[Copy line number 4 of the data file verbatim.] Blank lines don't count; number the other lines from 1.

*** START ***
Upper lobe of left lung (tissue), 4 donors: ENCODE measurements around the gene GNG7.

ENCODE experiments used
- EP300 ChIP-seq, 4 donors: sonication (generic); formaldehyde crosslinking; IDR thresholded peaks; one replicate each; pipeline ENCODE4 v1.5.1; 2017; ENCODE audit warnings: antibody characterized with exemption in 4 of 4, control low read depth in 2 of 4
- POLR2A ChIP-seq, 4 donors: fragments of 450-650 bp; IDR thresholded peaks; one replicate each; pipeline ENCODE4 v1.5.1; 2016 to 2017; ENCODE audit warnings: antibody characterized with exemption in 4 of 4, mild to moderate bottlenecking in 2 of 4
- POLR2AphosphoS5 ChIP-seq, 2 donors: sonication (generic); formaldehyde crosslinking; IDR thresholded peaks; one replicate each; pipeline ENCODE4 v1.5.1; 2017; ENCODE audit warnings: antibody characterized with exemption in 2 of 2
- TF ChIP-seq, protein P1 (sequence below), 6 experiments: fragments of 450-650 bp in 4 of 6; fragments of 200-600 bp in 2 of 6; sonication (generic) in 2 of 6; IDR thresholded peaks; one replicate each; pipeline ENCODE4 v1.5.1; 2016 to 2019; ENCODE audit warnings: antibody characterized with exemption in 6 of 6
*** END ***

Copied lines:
- POLR2A ChIP-seq, 4 donors: fragments of 450-650 bp; IDR thresholded peaks; one replicate each; pipeline ENCODE4 v1.5.1; 2016 to 2017; ENCODE audit warnings: antibody characterized with exemption in 4 of 4, mild to moderate bottlenecking in 2 of 4